Kansas governor to increase pay for some state employees

Kansas News

TOPEKA (KSNT) – Governor Laura Kelly announced on Tuesday a series of new pay incentives to combat staffing shortages in several state facilities.

These new efforts to increase pay will primarily affect 24/7 state facilities such as the Kansas Department of Corrections, Kansas Department for Aging and Disability Services, state hospitals and the Kansas Commission of Veterans Affairs Office.

“My administration and the Kansas Department of Corrections have worked over the past three years to address staffing shortages and overcrowding that have impacted corrections facilities for years,” Gov. Kelly said.

Kelly attributed the difficulties in getting pay increases for corrections officers in Kansas to the COVID-19 pandemic, which has caused similar issues for other states that have been trying to issue pay raises.

“This new pay plan is a necessary step to address the ongoing challenges brought on by the pandemic,’ she said. “Support our efforts to prioritize public health and safety, and care for our most vulnerable populations.”

The new Kansas Plan will reportedly provide both long-term and temporary pay increases, including a permanent base pay increase and temporary pay differentials.

KDOC Secretary Jeff Zmuda said his employees are committed to their service to promote safer communities in Kansas and that this duty has only been highlighted due to the recent staff shortages.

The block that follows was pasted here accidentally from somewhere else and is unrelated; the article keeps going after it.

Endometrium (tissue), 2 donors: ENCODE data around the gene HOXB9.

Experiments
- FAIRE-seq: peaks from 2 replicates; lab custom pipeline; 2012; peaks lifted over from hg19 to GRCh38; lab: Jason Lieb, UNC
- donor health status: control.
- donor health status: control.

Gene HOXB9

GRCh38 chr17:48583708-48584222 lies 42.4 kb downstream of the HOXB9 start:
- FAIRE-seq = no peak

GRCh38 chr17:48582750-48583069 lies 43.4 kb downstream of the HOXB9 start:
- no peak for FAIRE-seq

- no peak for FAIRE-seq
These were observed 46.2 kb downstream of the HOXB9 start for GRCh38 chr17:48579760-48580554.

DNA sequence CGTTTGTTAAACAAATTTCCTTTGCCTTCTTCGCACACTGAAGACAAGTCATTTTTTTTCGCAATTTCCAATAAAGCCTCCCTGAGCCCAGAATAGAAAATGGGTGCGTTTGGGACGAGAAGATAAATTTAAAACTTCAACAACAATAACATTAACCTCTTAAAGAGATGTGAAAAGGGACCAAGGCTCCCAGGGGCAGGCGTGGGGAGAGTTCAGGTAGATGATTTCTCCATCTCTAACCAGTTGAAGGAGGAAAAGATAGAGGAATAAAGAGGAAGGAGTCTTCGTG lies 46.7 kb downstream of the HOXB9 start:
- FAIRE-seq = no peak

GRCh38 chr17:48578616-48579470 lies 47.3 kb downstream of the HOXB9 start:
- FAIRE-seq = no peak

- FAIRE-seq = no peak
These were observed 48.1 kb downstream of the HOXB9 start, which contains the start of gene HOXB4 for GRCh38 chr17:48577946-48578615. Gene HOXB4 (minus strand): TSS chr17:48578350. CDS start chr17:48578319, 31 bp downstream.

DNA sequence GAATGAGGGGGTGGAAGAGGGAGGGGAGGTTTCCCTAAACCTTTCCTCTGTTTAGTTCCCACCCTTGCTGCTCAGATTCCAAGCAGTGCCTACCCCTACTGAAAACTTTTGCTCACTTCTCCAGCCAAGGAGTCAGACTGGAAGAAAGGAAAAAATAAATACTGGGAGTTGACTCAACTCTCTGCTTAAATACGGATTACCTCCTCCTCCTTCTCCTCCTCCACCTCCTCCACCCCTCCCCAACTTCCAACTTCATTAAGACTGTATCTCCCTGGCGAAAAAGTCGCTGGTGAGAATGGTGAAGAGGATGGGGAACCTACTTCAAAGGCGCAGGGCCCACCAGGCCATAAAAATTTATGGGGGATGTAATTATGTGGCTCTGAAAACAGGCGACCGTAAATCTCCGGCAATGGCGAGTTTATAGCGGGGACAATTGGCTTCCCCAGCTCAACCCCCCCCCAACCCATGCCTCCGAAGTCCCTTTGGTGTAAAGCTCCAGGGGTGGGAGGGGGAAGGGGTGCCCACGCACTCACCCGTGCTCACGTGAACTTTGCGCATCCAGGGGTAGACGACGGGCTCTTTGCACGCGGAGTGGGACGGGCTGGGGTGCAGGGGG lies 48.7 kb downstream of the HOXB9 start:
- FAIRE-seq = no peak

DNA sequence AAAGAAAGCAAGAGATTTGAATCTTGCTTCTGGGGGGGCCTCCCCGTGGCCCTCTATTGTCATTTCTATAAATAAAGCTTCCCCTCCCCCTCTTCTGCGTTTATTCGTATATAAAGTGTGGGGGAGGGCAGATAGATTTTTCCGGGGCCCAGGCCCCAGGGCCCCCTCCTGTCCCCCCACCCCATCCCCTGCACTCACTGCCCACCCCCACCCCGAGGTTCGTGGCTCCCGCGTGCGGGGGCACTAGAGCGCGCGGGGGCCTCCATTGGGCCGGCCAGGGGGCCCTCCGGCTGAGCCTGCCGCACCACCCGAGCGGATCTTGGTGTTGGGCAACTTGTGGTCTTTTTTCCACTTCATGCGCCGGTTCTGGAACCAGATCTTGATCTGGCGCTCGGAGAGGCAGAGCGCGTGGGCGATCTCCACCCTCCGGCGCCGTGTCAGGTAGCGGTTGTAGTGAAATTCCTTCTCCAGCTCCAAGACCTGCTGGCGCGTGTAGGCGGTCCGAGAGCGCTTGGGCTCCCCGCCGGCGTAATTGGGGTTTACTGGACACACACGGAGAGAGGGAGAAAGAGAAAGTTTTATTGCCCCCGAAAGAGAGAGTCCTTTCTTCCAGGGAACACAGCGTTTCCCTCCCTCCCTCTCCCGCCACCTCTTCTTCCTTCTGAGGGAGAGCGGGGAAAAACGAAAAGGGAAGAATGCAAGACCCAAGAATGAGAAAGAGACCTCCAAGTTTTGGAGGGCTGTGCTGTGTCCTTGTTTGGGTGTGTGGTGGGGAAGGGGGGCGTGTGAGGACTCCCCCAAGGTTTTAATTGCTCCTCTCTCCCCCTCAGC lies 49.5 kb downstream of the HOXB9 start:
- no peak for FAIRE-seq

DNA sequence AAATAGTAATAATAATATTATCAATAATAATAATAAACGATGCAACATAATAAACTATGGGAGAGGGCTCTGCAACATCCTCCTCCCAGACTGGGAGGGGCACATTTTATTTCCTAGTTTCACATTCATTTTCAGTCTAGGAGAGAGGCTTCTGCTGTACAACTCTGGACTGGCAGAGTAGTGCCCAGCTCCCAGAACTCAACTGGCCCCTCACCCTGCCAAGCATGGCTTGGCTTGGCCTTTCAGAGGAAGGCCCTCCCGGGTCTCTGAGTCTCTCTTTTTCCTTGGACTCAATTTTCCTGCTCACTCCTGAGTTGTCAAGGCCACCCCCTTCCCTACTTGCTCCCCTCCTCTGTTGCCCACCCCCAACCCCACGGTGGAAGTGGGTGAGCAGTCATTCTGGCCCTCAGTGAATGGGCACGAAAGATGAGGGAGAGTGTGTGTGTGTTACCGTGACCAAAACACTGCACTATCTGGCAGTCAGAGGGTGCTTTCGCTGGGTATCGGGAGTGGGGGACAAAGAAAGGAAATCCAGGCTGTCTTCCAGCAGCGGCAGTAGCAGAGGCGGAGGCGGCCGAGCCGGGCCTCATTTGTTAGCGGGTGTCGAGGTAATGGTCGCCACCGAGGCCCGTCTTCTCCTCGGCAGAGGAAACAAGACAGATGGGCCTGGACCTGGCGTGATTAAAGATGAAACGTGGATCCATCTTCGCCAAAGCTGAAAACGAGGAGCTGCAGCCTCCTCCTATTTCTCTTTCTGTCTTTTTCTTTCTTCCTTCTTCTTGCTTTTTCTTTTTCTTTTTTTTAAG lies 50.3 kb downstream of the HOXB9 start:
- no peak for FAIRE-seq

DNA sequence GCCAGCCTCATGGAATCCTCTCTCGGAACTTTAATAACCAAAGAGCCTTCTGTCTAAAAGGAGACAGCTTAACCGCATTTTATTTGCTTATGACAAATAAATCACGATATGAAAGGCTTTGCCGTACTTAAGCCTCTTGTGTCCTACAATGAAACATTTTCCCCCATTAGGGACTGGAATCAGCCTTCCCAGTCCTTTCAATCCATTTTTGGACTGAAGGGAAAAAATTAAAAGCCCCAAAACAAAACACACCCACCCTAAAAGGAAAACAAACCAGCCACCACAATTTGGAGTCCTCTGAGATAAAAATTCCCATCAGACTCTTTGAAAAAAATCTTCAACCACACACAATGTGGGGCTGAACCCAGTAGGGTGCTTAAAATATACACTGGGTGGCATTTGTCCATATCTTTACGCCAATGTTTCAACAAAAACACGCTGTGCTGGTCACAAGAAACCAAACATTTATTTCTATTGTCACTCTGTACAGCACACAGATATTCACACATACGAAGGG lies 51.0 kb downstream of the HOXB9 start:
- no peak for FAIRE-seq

“The governor’s pay plan recognizes the incredible contributions of our employees to public safety and provides a great incentive to retain their experience and commitment within the organization,” Zmuda said. “While providing an opportunity for relief as more job seekers join them in our workforce.”

Pay increases will be phased in with the base-pay increases taking effect during the next pay period, starting Nov. 28. An executive directive will be issued by Kelly authorizing the initial pay increases by using existing agency funds.

The program will focus on juvenile corrections officers, corrections officers, nurses and others who provide direct care.

“The staff in our 24/7 facilities are the frontline workers for some of the most necessary and frankly thankless work that we do for Kansans,” Kelly said. “These pay increases are well deserved – and my administration will continue working to support our state employees and their families.”

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